The Climate Change Storm

By: Dr. Jeff Masters , 9:14 PM GMT on April 06, 2007

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Significant climate change is already occurring, will grow dramatically, and will cause serious disruptions to natural ecosystems and the lives of billions of people world-wide over the coming century. We need to better prepare for the inevitable changes--and attempt to lessen the magnitude of the these changes by reducing greenhouse gas emissions as soon as possible. That's the take-home message from today's latest report from the United Nations-sponsored Intergovernmental Panel on Climate Change (IPCC). Every six years, the IPCC releases a huge, influential study detailing the state of Earth's climate. Part 1 of the 2007 report, summarizing the science of climate change, was released in February. Today's summary, titled "Climate Change Impacts, Adaptation, and Vulnerability" addressed the likely impacts of climate change on Earth's ecosystems and people. Not all of the expected changes will be harmful--the IPCC emphasizes that "impacts of future climate change will be mixed across regions" for temperature rises of 1 to 3 �C above 1990 levels, with the big losers being the poor developing countries. However, if global warming exceeds 2 to 3 �C, the IPCC states it is very likely that all regions of the globe will suffer increased costs or declining benefits. I believe it is the responsibility of every citizen of the planet to take the 30 minutes needed to read the IPCC summary and familiarize themselves with what the world's top scientists say about the likely impacts of climate change. The scope and severity of the Earth-shaking changes that lie ahead present a breathtakingly formidable challenge for humanity.


Figure 1. Locations of significant changes in physical systems (snow, ice and frozen ground, hydrology, coastal processes) and biological systems (land, ocean, and freshwater) from 1970 to 2004. Between 90% and 100% of these changes are consistent with warming global temperatures, due in large part to human-emitted greenhouse gases. White areas are where not enough data existed to determine a temperature change. Figure 1 is a simplified form of Figure SPM-1 of the 2007 IPCC document, "Climate Change Impacts, Adaptation, and Vulnerability--Summary for Policy Makers."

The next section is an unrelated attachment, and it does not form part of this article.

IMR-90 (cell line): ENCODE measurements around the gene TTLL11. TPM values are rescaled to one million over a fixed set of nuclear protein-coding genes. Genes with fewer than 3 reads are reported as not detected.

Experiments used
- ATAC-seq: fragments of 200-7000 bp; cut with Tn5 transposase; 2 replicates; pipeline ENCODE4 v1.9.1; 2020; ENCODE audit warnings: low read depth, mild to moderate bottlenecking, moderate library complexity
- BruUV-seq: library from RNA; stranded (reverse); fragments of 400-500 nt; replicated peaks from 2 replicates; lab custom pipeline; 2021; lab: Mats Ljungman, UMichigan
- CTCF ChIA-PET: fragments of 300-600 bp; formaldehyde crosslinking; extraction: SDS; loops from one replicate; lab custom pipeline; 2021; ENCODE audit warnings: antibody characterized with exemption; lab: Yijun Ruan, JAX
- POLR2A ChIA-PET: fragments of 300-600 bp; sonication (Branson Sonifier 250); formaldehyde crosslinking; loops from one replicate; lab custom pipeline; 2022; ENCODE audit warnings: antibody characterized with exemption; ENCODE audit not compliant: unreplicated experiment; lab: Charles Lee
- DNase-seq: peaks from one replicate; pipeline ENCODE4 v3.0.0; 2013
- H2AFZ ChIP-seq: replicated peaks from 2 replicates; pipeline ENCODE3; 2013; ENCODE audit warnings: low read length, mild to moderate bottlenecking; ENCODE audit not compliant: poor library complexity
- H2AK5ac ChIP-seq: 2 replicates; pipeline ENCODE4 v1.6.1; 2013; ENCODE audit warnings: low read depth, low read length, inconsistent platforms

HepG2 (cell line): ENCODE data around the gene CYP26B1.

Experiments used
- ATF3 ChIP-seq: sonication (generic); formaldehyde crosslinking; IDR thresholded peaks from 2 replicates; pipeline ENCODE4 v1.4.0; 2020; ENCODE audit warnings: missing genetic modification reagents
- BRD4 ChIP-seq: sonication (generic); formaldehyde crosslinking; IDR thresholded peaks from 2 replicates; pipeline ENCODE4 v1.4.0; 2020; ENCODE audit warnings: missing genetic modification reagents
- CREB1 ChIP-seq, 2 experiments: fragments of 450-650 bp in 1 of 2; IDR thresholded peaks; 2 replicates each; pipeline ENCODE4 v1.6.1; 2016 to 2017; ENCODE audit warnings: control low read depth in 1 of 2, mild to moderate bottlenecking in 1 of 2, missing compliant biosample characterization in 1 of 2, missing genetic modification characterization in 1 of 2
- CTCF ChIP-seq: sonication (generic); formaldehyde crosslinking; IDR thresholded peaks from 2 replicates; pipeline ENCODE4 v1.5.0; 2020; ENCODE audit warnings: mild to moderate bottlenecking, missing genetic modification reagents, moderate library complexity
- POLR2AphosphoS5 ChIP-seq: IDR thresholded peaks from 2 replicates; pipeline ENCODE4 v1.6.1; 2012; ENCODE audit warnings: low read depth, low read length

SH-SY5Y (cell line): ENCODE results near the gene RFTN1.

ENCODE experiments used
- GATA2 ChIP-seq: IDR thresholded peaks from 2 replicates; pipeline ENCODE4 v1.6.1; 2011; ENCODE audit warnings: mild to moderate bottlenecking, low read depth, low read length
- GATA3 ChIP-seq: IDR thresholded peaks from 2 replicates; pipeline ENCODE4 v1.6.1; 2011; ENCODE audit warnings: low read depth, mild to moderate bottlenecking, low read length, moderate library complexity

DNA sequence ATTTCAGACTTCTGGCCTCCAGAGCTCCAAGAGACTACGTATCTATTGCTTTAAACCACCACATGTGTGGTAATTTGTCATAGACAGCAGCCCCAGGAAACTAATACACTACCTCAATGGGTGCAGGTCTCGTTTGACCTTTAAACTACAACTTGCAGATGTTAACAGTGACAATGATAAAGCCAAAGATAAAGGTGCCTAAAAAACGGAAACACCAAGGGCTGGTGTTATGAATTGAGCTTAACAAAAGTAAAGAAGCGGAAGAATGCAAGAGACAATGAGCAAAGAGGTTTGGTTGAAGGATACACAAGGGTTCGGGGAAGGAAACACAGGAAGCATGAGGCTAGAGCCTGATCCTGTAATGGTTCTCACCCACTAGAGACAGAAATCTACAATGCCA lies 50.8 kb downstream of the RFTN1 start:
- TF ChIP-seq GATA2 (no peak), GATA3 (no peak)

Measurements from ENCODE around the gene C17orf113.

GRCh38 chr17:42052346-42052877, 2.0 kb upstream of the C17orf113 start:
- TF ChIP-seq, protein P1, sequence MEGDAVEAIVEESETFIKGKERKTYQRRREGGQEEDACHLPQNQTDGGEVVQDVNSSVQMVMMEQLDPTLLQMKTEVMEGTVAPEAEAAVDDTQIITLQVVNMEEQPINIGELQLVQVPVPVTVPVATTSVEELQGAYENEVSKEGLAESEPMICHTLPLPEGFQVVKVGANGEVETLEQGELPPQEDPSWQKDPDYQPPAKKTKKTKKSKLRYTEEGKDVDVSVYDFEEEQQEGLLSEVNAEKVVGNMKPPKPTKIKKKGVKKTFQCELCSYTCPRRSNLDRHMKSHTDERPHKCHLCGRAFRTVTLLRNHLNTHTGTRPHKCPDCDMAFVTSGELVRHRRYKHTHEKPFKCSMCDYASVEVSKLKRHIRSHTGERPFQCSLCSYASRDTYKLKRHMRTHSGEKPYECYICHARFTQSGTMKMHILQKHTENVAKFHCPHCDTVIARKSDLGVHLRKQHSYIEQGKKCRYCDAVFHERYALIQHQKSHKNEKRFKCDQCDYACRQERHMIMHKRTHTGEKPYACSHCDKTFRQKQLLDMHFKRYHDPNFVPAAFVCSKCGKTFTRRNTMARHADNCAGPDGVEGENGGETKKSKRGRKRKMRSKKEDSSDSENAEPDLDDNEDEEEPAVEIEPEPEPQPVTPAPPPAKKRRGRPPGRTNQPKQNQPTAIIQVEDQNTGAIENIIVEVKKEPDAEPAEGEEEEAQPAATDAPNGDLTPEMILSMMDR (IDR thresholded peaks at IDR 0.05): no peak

Observed impacts of climate change to date
The IPCC report begins by summarizing observed changes in physical systems (snow, ice and frozen ground, hydrology, coastal processes) and biological systems (land, ocean, and freshwater) reported in 577 papers in the scientific literature between 1990 and 2004 (Figure 1). They conclude, "Observational evidence from all continents and most oceans shows that many natural systems are being affected by regional climate changes, particularly temperature increases." Examples for which they are highly (80% chance) or very highly confident (>90% chance) of include:

Earlier bird migrations and leaf unfolding
Poleward shifts in the ranges of various plant and animal species
Shifts in the ranges and numbers of ocean species near the poles
Earlier migrations of fish in rivers
Earlier and increased peaks in spring run-off from glacier- and snow-fed rivers
Warming of lakes and rivers
More and bigger glacial lakes
Melting permafrost

Medium confidence effects (50% chance of being true) observed in the Northern Hemisphere include:

Earlier spring planting of crops
Increases in forest fires and pest damage to forests
Heat-related deaths in Europe, spread of disease in some areas, and changes in allergenic pollen